Friday, August 22, 2008


'Beginnings are hard.'
--The Talmud

Several people--all homeschoolers--have asked me versions of this question:

"I'm more concerned about you. As a veteran homeschooler myself, I know what you mean about the feeling of loss. What are your plans? How do you feel about leaving your active role as a homeschool mom?" (Barbara Frank, August 19, 2008).

Homeshoolers who are in the trenches, and those already 'retired,' are well aware of how much of a homeschool mom's time and identity have been given to the project, and how much empty space there will now be for me as the Boychick tests his wings.

For us, homeschooling was an important part of our lives, but it was not the whole of our lives. The Engineering Geek is busy as always, balancing his professional responsibilites--which are considerable--with his home improvement projects and his commitments to scouts and amateur astronomy. But this summer, as I took a paid job that had me away from home most weekends, he was a bit testy about me not being there and some of the complications this produced for him and for us. Change is difficult for the Engineering Geek, unless and until he can get it all mapped out in his mind. When he fills in the "here there be dragons" places at the edges of his maps, the change becomes routine and he resumes his normal and preoccupied ways. He can then wander around the house, humming idiosyncratic nigunim* under his breath.

*A nigun (pl. nigunim) is a Hassidic invention: songs without words, hummed to syllables--ay,dai-dai or bim-bom-bum. These can go on in on in contrapunctual rhythms with variations for hours. The EG's are often set to The Beatles, the Tijuana Brass, or Pink Floyd, and quickly become variations on a theme.

For me, change is also difficult; I react by filling in my time with all kinds of activity, complaining, often loudly, about how overscheduled I have gotten myself. Once I then settle into a routine and prune some of the wild first growth of activity, settling on some projects that can sustain my interest, I then alternate between my organized /organizing state (which drives the rest of my family nuts), and a state of intense preoccupation with whichever project has alternated to the front burner. I can sustain this for roughly a semester. Usually at winter break, and again at the end of May, I become languid and slow. I wander unproductively, I sit and watch the clouds and shadows pass across the mountains. In December, I hibernate; In May, I flit. These periods, timed as they are, make me the perfect academic.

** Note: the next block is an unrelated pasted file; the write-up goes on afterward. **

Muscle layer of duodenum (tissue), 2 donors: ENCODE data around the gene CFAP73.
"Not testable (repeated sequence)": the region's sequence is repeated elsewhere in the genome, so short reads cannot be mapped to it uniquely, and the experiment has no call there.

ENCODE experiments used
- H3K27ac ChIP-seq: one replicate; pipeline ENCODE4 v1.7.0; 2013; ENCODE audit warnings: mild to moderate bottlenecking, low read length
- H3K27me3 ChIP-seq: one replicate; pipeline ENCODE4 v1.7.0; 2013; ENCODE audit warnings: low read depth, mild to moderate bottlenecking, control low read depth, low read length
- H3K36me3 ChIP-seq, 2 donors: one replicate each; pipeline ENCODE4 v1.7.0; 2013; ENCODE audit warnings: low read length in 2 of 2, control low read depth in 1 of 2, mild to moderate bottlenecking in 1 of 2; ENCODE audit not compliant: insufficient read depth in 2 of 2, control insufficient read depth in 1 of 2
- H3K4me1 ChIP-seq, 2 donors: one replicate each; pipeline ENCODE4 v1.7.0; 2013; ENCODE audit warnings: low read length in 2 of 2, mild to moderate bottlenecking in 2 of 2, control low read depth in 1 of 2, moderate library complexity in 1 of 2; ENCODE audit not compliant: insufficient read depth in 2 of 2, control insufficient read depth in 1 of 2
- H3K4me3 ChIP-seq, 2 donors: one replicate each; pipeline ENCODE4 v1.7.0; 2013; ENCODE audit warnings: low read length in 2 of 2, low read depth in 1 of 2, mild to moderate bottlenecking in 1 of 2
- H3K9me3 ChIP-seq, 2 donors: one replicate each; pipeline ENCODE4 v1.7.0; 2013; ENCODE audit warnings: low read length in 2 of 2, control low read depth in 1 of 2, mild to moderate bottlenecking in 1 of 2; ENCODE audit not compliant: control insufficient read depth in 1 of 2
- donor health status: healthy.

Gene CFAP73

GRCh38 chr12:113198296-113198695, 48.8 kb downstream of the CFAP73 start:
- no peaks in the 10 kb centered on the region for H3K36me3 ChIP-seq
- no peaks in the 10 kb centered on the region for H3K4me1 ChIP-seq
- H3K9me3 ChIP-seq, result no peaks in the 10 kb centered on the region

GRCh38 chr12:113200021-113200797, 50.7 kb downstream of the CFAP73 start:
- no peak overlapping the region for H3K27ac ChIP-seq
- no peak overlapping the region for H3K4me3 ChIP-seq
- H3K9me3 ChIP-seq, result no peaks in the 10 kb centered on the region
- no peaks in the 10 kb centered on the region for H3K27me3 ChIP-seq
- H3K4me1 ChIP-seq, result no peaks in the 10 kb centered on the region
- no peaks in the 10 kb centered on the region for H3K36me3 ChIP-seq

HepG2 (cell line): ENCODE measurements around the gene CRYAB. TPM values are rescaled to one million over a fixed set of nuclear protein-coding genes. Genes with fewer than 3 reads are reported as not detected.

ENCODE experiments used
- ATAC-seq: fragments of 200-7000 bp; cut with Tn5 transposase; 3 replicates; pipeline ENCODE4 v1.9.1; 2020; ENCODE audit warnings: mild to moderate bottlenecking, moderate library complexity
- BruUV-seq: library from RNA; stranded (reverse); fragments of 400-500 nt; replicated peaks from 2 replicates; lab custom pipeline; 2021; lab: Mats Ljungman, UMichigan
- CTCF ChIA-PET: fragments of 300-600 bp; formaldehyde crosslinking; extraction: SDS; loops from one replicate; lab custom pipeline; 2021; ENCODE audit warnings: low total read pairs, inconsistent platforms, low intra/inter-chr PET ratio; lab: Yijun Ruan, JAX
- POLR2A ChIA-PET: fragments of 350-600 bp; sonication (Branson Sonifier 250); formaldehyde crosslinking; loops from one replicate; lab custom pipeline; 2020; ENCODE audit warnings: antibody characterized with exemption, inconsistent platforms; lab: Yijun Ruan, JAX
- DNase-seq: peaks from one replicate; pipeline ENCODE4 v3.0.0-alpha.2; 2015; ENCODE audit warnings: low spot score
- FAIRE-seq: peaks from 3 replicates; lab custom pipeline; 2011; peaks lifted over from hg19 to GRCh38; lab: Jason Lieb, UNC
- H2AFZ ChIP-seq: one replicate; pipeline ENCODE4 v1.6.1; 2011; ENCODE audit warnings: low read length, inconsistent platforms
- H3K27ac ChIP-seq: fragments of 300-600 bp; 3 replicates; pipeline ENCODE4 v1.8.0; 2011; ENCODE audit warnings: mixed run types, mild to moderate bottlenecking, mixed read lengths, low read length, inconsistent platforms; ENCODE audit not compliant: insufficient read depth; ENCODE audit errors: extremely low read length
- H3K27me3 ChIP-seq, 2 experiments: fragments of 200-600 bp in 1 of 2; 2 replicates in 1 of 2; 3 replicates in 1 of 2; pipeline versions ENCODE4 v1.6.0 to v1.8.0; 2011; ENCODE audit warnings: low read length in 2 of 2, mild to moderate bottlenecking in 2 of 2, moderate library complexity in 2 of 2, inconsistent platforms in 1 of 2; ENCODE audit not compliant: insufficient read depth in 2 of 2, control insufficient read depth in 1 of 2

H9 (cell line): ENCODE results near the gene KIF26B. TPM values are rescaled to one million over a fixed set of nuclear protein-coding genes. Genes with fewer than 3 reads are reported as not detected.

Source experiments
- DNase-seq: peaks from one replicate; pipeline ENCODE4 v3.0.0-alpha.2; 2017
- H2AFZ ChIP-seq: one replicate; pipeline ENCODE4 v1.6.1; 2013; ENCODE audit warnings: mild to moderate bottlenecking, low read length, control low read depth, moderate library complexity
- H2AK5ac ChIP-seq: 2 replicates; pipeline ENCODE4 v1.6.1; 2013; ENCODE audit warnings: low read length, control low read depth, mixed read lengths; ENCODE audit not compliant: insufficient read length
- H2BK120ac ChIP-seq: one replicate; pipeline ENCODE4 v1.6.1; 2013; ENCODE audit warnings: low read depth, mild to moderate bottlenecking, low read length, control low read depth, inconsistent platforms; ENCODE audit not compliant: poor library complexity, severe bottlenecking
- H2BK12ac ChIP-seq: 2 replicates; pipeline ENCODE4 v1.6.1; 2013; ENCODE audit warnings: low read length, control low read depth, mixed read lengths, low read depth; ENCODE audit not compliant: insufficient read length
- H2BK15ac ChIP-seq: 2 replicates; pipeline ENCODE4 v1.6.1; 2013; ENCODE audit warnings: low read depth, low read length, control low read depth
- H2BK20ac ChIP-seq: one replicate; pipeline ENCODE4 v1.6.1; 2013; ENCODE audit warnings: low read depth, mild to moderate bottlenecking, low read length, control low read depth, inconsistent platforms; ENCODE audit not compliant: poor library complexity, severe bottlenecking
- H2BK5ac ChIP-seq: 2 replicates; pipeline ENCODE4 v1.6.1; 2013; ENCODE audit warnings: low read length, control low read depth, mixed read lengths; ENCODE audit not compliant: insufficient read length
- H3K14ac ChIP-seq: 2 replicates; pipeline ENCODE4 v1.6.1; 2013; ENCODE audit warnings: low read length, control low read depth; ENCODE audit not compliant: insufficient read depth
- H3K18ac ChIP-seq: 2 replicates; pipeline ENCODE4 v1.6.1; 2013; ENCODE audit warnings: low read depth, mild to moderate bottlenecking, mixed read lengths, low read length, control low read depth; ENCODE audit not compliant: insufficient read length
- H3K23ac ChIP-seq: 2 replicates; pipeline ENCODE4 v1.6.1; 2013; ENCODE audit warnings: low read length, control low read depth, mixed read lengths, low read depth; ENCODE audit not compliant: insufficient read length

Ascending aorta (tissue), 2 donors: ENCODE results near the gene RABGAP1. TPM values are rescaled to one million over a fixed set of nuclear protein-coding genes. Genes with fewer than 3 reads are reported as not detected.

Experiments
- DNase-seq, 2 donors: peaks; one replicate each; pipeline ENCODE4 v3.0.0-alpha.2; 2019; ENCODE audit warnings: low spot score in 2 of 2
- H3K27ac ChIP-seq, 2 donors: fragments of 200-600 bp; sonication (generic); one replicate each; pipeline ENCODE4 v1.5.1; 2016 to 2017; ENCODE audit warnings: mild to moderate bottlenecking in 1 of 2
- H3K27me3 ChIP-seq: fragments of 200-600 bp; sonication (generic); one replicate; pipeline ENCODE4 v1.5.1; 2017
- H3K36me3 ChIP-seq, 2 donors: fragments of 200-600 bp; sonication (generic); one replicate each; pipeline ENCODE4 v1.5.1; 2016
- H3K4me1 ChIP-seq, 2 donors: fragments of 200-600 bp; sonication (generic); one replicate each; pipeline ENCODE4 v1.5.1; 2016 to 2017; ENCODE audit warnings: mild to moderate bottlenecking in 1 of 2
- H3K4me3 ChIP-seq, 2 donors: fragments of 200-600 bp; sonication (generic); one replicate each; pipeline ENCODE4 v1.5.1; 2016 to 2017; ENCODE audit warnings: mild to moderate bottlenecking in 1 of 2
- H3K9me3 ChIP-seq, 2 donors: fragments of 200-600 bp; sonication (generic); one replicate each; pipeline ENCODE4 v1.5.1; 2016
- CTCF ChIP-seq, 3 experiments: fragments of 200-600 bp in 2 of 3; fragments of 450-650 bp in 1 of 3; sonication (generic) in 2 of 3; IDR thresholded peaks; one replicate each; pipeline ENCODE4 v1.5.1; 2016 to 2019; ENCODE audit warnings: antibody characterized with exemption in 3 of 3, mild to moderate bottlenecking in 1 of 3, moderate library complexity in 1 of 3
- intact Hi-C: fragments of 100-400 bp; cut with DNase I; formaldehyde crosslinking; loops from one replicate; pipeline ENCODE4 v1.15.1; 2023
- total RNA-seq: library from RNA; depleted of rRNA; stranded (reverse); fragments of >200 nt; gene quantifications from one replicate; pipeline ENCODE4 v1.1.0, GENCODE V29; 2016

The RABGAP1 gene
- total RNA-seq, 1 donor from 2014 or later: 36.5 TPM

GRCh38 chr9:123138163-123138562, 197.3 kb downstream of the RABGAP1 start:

Aside: One reason that I had such difficulty with the IRD training is that for me, those weeks at the end of May are what I call the Time for Mind Wandering and Wool Gathering. I don't want to be bothered by anything more important than what to make for dinner.

So what are my plans?
I have a tendency to live life backwards. I left classroom teaching at the beginning of my Educational Anarchist journey. Living homeschooling life with the Boychick, and the thinking that I have done as I dwelt on the gifted ed fringes of special education, have taken me further into educational iconoclasm. This has brought me 'round to a place where I have wanted to learn from educational mavericks about the pedagogy of reading and writing. I am interested in reading and writing specifically, because these are the basis of western thought and classical education; and here, if anywhere, can be found the reasons for the failure of public school as Education, with a capital E.

My primary research interest has not shifted: I am still passionate about the neuropsychology of twice-exceptional children, especially those on the autism spectrum and/or those with "maverick minds." But my interest has always been focussed on the gap between the neurology and the kinds of teaching required to bring these brilliant, quirky kids into our world enough so that they can contribute to it, live good lives by their own standards, and, perhaps, bring our world and their world closer together.

These are the theoretical underpinnings of my plans. They are goals towards which my activities are directed. This year, though, where does the rubber meet the road? How does all of this get expressed in a practical way? How do I meet my goals now that I do not have the endless fascination of being with and guiding The Boychick on such a journey?